Spartacus: Gods of the Arena (2011)
|Air Date:||Saturday, January 22, 2011|
|Rating:||This program is specifically designed to be viewed by adults and therefore may be unsuitable for children under 17.|
Spartacus: Gods of the Arena Synopsis
“Spartacus: Gods of the Arena” tells the story of the Champion of the House of Batiatus in a more ruthless time before Spartacus’ arrival, when honor was just finding its way into the arena. As the prequel begins, Quintus Batiatus is the acting Lanista while his father is on an extended visit to Sicilia. But Batiatus isn’t satisfied with just the thought of taking over the Ludus one day; he aspires to political power and prestige in Capua, and perhaps beyond. In the class-conscious world of ancient Rome, the House of Batiatus must first earn the respect of politicians as well as socialites before being granted the right for its gladiators to fight in the much-revered championship bouts called the Primus. Batiatus must not only survive the harsh politics of Capua, but also compel his hedonistic fighter, Gannicus, to embrace being a champion gladiator who will bring esteem and respect to the House of Batiatus.
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Spartacus: Gods of the Arena Theatrical Review
There are a few things you need to know about Gods of the Arena. I would say that the "lineage" of the first is pretty clearly HBO's Rome and Zack Snyder's 300. You could also count Scott's Gladiator. I am not just saying this because it is set in the same era; I am saying it because it has the cable-channel sex and the stylized, highly-kinetic violence to let us draw a direct comparison. It is hard to say if it will hit the same high notes with character development and political intrigue that Rome did. However, I will say this -- Rome is one of my all-time favorite TV shows, so even including it in the same category, is an achievement; but it definitely delivers on the experience.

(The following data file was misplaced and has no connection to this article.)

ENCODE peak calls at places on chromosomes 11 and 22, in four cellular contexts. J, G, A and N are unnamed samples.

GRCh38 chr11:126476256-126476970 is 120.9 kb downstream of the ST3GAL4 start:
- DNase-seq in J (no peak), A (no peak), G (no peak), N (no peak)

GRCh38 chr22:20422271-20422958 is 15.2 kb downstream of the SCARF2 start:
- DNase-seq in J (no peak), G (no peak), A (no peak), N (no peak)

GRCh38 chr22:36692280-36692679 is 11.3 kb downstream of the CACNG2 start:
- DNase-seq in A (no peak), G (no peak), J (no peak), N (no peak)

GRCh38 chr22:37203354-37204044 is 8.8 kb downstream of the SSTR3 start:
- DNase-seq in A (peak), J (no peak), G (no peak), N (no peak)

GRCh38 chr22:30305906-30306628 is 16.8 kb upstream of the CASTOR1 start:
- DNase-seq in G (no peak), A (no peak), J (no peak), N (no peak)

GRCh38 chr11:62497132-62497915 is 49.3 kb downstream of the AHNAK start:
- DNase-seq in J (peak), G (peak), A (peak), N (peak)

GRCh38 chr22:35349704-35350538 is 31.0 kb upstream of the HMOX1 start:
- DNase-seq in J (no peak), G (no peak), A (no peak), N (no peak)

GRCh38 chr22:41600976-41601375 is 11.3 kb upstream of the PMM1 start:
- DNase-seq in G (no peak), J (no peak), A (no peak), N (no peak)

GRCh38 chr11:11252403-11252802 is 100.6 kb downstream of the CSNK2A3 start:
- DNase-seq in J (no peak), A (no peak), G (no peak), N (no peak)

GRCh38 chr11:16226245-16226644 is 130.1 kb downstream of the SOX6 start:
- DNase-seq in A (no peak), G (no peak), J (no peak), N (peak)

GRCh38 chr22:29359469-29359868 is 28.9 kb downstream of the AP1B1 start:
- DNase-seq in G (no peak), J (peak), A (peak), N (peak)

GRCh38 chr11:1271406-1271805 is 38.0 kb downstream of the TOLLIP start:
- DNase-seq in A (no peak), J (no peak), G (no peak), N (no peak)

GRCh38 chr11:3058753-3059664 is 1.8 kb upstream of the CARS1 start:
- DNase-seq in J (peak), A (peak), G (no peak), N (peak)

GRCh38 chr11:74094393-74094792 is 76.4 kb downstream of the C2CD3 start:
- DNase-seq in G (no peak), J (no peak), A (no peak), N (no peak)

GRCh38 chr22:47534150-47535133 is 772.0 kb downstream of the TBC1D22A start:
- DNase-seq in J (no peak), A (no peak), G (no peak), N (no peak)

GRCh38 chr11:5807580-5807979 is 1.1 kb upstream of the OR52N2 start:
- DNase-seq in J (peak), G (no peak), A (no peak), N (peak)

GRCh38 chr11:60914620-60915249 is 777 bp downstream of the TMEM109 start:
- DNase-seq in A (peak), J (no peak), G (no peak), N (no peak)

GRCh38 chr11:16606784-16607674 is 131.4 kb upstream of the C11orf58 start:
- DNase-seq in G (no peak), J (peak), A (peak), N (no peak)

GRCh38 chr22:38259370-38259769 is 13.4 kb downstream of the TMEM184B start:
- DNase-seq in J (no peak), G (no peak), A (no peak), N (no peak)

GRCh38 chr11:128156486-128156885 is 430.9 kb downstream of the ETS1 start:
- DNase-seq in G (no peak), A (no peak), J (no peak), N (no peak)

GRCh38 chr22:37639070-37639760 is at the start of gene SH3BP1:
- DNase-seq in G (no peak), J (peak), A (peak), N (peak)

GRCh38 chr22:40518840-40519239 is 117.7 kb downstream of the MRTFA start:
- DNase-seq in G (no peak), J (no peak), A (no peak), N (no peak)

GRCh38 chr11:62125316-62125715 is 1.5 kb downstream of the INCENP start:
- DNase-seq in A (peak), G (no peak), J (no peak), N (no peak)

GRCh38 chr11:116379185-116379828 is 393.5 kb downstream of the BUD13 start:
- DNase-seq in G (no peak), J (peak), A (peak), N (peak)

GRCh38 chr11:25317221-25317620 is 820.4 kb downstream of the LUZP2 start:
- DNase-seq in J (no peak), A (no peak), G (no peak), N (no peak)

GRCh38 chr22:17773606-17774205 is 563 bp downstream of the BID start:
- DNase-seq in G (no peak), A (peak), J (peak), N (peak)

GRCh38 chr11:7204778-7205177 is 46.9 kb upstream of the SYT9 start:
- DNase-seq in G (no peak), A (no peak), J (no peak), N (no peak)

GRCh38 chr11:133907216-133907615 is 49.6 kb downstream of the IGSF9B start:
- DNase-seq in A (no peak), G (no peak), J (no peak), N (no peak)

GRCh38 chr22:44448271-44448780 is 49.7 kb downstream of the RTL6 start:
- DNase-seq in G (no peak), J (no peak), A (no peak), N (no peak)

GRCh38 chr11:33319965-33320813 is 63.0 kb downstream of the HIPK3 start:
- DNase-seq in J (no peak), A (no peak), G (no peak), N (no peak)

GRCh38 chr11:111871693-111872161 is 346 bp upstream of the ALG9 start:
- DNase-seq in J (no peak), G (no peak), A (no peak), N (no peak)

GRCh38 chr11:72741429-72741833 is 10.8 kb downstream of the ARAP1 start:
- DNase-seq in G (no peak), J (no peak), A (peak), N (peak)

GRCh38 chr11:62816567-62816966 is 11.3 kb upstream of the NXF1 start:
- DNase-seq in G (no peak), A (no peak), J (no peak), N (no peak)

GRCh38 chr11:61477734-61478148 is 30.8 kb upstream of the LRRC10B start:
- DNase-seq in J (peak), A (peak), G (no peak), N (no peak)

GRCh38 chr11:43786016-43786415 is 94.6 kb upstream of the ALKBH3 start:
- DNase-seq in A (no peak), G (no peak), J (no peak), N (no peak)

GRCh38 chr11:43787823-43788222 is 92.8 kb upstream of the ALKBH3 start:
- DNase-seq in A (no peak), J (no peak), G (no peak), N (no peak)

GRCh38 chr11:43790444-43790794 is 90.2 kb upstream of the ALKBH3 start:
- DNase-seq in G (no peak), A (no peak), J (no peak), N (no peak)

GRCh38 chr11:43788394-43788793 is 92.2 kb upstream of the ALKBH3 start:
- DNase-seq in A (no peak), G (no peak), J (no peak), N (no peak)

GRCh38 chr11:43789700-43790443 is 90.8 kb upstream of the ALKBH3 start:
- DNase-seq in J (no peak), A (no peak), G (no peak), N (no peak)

In the first episode of Gods, you meet Gannicus as a slave who will become a champion. Dustin Clare trained intensely up to seven hours a day to get a "300"-style physique (a nearly perfect-chiseled form) to be able to perform the stunts and fighting moves exhibited in the arena. The result, combined with what is apparently a world-class group of fight choreographers and stunt coordinators, are battle scenes that are in the top category for anything I have seen in a movie or certainly any TV show. While I question some of the "historical accuracy" of the free-running style maneuvers and the need for some of the in-your-face gore, the result is gripping. The shows makers have two historians on staff, but admit the show is just that -- first and foremost a show -- the actors in the chat note that the arena we see was a bit too big for its era -- that it was really an Imperial era arena. This freedom with history doesn't bother me; the show captures what was probably the most dangerous form of entertainment ever developed.
The rest of the cast is strong. When they cast Lucy Lawless, a strong Roman woman (Lucretia), you know they paid attention to what they had to do. The camera work and general craft of the sets is impeccable. When we see narrow Roman streets teaming with naked slave girls, craftsmen, and beggars, we don't immediately think "that's a set" -- it looks accurate, and, probably, difficult to film in.
The show is shocking, kinetic, reasonably educational, and entertaining. I happen to really like the time period; and I think Gods of the Arena has done an excellent job of bringing it home. It is definitely worth watching.
-- Marco Chacon
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